Category   Number of Cases     Percent of Cases  
Total 128,336 100.0
No 1619(b) Participation 71,361 55.6
Any 1619(b) Participation   56,975 44.4
   % of months in 1619(b)
      <10.0% 22,320 17.4
      10.0 - 19.9% 8,952 7.0
      20.0 - 29.9% 5,958 4.6
      30.0 - 39.9% 4,223 3.3
      40.0 - 49.9% 3,195 2.5
      50.0 - 99.9% 10,441 8.1
      100.0% 1,886 1.5
  1. Excludes cases in Oregon and Tennessee. Include cases that left SSI before 1996.

This finding clearly demonstrates that point in time statistics on the share of SSI recipients participating in 1619(b) are much lower than the share of SSI recipients who ever participate. The apparent reason is that there is substantial monthly, as well as yearly, variation in the chargeable incomes of recipients with incomes, perhaps reflecting seasonal work, other temporary work, and/or short job tenures for other reasons.

The analysis also indicates that those who participate generally do not participate for many months. Of those participating during the 74 months we observe, 55 percent participated for less than 15 months (i.e., 20 percent of the months). The estimates understate the number of months that ever-participating beneficiaries participate, however, because they do not include months of participation before 1990, which may be substantial, or after 1996.

I. Further Research

The analyses performed for this report provide some interesting insights about the use of the 1619(b) program and, more generally, the employment and earnings of disabled adult SSI recipients, but are not definitive in many respects and also raise additional issues. In this section we discuss ideas for additional research that have been generated by this analysis. We group these ideas into two areas: 1) longitudinal analysis of SSI award cohorts; and 2) lessons for analyses of the impacts of other Medicaid expansions on the employment and earnings of disabled adults.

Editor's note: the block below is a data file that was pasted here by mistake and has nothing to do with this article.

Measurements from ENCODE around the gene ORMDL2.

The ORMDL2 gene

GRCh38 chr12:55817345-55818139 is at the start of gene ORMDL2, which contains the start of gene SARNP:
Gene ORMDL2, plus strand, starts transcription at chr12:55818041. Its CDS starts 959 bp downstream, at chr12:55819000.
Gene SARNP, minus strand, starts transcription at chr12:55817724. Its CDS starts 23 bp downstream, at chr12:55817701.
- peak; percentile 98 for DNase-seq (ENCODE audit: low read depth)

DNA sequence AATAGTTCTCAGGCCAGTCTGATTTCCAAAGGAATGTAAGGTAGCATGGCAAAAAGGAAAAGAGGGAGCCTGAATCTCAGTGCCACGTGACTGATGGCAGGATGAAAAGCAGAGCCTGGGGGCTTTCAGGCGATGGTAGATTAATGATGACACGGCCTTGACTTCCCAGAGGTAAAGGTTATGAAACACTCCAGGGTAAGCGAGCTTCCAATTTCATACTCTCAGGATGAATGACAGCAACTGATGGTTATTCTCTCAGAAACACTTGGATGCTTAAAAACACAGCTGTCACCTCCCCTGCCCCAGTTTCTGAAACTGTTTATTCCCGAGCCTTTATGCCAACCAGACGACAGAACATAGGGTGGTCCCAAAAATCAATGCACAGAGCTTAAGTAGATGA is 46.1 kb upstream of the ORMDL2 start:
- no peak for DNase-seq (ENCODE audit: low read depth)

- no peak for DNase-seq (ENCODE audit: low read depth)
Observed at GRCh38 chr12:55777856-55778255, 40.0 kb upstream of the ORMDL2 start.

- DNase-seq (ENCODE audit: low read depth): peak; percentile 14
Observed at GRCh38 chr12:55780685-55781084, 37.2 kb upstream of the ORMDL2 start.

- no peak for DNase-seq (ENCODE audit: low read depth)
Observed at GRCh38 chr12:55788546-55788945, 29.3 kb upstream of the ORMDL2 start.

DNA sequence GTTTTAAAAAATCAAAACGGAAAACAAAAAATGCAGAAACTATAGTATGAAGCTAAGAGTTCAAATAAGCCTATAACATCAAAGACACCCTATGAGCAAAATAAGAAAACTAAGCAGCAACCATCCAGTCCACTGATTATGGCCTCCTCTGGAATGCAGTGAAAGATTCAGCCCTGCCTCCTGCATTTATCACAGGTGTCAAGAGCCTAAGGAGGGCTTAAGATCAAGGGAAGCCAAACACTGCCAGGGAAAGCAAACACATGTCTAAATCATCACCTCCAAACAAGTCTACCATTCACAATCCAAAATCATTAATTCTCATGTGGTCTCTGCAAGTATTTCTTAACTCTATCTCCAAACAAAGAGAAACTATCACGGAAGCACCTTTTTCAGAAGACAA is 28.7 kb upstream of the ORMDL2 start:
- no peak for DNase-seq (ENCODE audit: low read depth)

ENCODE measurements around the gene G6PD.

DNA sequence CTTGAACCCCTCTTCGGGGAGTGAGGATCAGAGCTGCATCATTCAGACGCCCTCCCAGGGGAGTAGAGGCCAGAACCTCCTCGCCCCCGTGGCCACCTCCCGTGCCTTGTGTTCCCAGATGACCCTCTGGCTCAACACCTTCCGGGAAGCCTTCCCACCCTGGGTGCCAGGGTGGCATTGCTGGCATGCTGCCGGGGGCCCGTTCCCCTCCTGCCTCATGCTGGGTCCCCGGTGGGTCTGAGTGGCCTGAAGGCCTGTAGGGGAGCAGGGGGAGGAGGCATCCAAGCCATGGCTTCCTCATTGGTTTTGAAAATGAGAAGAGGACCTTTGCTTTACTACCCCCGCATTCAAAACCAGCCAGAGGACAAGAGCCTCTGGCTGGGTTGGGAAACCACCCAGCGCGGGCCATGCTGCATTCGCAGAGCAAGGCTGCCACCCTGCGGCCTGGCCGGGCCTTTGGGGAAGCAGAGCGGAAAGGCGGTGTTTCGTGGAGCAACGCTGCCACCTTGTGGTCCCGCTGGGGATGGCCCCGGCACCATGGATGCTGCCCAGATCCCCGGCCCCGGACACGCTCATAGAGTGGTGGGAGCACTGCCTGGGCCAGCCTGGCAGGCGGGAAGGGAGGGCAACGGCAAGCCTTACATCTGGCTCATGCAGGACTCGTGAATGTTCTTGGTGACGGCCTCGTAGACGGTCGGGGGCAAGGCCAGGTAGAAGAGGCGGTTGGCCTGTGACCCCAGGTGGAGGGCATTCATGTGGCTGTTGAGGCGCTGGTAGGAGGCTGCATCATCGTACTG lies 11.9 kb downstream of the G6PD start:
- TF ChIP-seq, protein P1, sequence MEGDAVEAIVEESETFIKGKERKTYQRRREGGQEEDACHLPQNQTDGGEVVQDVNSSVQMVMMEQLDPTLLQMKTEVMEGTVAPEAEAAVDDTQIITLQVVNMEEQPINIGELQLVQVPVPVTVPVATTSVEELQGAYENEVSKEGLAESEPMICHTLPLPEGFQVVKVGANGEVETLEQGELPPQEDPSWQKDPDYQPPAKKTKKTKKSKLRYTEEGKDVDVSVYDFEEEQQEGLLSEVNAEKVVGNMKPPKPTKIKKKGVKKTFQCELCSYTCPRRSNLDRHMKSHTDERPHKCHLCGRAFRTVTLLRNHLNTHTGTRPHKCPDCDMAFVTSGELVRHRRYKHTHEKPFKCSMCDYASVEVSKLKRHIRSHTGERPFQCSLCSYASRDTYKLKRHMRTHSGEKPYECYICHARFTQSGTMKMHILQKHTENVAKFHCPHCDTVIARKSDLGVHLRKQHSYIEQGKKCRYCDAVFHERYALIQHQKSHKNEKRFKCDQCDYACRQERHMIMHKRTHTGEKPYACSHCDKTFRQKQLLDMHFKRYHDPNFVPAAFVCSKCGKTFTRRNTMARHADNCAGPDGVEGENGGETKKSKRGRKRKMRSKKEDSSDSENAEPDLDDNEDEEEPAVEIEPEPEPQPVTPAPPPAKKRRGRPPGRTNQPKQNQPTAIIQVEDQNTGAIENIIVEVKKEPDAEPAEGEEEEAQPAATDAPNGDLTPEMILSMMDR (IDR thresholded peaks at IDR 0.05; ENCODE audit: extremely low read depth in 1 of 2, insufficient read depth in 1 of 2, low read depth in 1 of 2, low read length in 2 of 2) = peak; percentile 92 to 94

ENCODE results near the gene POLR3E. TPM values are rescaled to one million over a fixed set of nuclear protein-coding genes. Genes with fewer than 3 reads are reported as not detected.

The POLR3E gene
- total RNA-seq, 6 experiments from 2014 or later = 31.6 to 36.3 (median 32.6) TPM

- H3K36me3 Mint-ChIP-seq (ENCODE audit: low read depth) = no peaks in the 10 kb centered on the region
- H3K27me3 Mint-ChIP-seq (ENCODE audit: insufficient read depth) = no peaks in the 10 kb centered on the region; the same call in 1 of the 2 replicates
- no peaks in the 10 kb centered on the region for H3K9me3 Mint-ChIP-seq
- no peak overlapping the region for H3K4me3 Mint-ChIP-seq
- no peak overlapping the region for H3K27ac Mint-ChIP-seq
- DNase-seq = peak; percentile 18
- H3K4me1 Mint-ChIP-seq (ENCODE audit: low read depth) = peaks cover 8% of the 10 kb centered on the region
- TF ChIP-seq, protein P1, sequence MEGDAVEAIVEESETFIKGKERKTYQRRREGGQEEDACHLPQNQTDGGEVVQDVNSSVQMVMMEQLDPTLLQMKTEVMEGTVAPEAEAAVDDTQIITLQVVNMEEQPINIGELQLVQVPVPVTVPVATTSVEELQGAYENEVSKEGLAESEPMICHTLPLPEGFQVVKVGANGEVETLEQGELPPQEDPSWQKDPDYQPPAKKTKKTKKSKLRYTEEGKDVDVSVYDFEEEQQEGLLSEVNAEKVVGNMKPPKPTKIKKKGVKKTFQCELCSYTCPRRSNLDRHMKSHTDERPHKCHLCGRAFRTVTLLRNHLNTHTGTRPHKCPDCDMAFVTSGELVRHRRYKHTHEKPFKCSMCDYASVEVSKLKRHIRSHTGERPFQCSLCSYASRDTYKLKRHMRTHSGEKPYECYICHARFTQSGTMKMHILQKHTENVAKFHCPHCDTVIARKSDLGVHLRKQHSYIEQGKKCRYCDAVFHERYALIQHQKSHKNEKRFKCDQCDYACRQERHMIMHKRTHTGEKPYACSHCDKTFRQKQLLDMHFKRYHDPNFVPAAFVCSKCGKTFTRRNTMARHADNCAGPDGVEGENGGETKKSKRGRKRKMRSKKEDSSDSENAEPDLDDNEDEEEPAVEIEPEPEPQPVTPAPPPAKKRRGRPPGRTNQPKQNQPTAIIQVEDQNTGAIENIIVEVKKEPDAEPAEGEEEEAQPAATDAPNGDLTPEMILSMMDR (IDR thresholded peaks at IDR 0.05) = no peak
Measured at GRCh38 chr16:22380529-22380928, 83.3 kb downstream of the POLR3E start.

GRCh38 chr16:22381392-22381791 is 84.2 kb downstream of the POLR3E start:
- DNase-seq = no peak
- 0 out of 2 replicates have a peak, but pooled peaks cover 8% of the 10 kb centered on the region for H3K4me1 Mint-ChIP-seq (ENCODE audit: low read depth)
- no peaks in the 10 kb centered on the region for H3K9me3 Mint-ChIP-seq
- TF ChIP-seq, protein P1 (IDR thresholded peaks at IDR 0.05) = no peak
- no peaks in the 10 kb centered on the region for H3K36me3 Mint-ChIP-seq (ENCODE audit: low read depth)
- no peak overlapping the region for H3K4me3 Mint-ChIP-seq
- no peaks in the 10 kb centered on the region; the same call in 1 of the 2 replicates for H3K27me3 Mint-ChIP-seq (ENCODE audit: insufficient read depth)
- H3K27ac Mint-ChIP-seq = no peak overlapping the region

1. Longitudinal Analysis of Award Cohorts

The conventional wisdom about the SSI work incentive programs is that they are used by very few recipients, reflecting the small share of SSI recipients who participate in 1619(b) in any given month. The brief analysis of monthly 1619(b) participation presented in the previous section shows, however, that the number of SSI recipients who "ever participate" in 1619(b) is much larger than the number who participate at a point in time. We have not been able to estimate the percent of SSI recipients who "ever participate", because the data we obtained for this project were not designed for this purpose.

A clearer picture of the use of the section 1619 program and, more generally, of the employment and earnings of SSI recipients, could be obtained by following SSI "award cohorts" -- groups of recipients who receive their award in a given period -- through their entire SSI spell and, to the extent feasible, beyond it. SSA administrative data allows for the tracking of Social Security earnings indefinitely into the future, as well as receipt of DI benefits and return to SSI. Post-SSI mortality can also be observed in administrative data. Below we describe ways our current research could be expanded to further study the 1619 program and the relationship among health insurance, employment, and program participation.

a) 1619 Use Patterns

A better understanding of how SSI recipients use the 1619 program would be useful to policymakers. The evidence we have examined suggests that SSI recipients may use the work incentive program in a variety of ways. These potentially include: (1) to provide assistance during a transition from SSI to self-support through employment; (2) to provide assistance until additional support is obtained from some other source (e.g., Social Security Disability Insurance benefits); (3) to maintain a higher level of income than SSI payments alone would provide, for as long as they have the capacity to perform substantial work; and (4) to allow them to work intermittently, as their health or job availability permits, without loss of health benefits or SSI eligibility. A longitudinal analysis of the SSI administrative data might examine the prevalence of these usage patterns, and perhaps others. The analysis should examine participation on a monthly basis.

b) 1619 Induced Demand for SSI